Anyway, for the record, I fully support the aims of the cleaners' 3-Cosas campaign at Senate House, I have been to support their branch a few times in the last two years just as I've been to show support for SOAS's campaign for justice for cleaners and the LSBU campaign or the UEL branch and so on. Good luck to them, but they've made the wrong choice. 

They left a union with a recognition agreement with not only the University itself but the employer directly, Balfour Beaty. So having a majority won't matter - if the employer already recognise UNISON they're not legally obliged to talk to anyone else, no matter how maddening that might be for the cleaners. 

I do realise UNISON have handled this badly, to put it mildly. I also supported the occupation by students against outsourcing at Sussex and supported the rallies and demos when I could, even traveled down to Brighton three or four times to visit. I also get on well with Mark Bergfeld and others involved in the fight against privatisation at Sussex, and I am sure was can talk in a friendly way about our differences. He did make attempts to distance himself from the IWGB and their ilk.  I fear that bridges with the leaders of the 3 Cosas campaign will be burned, though: after all, it's not easy to work with folk who go around encouraging workers to leave the same union you are busy telling people to join.

Talk about deserting the rest of us too - how many people on the left have been frustrated by UNISON's leaderhisp and structures, but have stayed and fought? Some have been banned from office for years, and eventually got back involved in their branch and then elected onto the NEC with heads held high and dignity. I’ve got infinitely more respect for those comrades than the people who claim ‘not fair’ and leave at the first chance to be a bigger fish in a much smaller pond. Why not stand again in the elections run by ERS?

There you go - I've got it all off my chest. Those of you still reading this far, who haven't abandoned the struggle to transform UNISON into an organising, campaigning and democratic union, I'll see you at the next UNISON event to moan all about it. As a reward for getting this far, here are some pictures of a recent demo. One final thing - is it going too far to say their new flag, with those arrows reminds me of this one

Friday, 12 July 2013

Open letter: to break the pay freeze we must go out together

We are serious about breaking the pay freeze in Higher Education.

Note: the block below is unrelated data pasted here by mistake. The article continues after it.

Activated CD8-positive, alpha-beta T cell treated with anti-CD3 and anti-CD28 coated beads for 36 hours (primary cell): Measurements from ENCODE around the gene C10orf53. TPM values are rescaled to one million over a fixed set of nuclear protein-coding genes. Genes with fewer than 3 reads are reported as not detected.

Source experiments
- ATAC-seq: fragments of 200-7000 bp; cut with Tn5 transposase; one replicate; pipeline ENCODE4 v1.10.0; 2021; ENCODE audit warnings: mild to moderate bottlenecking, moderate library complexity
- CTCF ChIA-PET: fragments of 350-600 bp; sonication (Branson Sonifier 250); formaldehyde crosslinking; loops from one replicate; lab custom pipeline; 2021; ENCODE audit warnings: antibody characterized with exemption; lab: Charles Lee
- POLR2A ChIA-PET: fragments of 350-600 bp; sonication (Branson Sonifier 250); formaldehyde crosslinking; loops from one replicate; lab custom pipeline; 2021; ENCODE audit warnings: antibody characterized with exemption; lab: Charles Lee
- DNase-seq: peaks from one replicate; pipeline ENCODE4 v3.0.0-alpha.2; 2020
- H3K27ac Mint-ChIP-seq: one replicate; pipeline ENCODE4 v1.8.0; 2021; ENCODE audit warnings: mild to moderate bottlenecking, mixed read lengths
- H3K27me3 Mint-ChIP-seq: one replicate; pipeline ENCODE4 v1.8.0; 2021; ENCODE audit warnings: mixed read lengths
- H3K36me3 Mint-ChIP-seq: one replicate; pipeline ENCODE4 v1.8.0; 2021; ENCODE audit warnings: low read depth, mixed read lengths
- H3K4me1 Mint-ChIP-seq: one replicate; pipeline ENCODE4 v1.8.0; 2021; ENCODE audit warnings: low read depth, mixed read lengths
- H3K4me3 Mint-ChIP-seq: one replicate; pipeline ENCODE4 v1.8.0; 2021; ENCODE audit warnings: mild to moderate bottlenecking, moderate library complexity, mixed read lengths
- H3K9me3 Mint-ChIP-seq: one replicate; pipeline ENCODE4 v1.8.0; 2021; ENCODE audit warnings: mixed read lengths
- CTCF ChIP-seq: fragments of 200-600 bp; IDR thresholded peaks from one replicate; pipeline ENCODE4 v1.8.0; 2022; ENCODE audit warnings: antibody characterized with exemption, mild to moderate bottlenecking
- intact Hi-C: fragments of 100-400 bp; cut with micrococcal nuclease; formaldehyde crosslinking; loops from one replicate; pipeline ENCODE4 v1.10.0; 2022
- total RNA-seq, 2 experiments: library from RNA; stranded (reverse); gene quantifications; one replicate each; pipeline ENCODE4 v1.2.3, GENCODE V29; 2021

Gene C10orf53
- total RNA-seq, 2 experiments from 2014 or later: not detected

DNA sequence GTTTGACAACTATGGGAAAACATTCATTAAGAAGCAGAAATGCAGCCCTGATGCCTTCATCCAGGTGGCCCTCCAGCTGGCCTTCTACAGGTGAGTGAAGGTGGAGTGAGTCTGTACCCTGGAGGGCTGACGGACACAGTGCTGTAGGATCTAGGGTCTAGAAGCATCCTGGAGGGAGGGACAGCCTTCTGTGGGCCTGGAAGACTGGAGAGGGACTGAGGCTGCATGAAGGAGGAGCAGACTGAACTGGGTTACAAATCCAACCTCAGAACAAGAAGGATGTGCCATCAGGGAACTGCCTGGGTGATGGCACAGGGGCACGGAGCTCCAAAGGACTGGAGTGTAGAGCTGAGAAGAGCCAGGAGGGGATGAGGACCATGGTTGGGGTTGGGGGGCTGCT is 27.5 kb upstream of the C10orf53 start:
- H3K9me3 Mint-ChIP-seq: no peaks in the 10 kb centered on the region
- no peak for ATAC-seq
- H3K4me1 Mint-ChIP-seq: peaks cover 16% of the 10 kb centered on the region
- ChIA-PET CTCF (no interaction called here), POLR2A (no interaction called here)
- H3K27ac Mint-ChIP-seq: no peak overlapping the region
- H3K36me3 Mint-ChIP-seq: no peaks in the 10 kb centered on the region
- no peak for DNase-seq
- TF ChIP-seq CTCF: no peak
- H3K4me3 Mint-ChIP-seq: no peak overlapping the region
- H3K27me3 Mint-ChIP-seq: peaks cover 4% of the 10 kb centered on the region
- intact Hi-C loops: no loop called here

Some people have said recently that one sector alone cannot break the government-imposed pay freeze. Whilst we agree that the pay freeze is an unjust attempt to make public sector workers pay for a crisis that they did not cause, we also believe that a stand has to be taken and we in HE are willing to take that stand.
We can only take decisions directly on our own sector. UNISON members in HE have clearly rejected the pay freeze in our indicative ballot and have shown a willingness to take industrial action to fight for fair pay.
We believe the unions in HE, united and working together can break the pay freeze. So we are calling on those members in UCU to also 'reject' – and to vote for strike action to come out with us.
Our Higher Ed Service group has voted to move towards a ballot for industrial action in the new term, clearly calling for coordinating any ballot with the UCU to maximise the impact.
We believe we need joint campaign materials across the HE unions to show we are serious about a united campaign.
As for other parts of the public sector, we can look to coordinate our action with our sisters and brothers in the civil service unions, the Teachers unions and those in the Post office or those in the Fire brigades union who are also preparing action against cuts and privatisation.
And if we do come out together with coordinated industrial action in the new term this may well inspire other areas to follow our lead, just as UNISON followed the lead of the UCU, PCS, ATL and NUT over pensions.
The pay freeze is just one area of cuts to our terms and conditions. We believe that we will only be able to fight the job cuts, the privatisation and casualisation of our sector if we stand firm on pay. If we accept the continued pay freeze we only lay ourselves open to further attacks.
We realise that this is not an easy path but, after last year's ballot, we in UNISON learnt that a key to success was unity of action amongst the unions. .
We congratulate you for taking a strong position to reject at your recent conference in May and we wish to send a message of support to your activists and members that we are with you –  together we are stronger.
Let us know if there is anything we can do to help your campaign.
In solidarity,*
Max Watson, NEC and Chair, London Met Uni Branch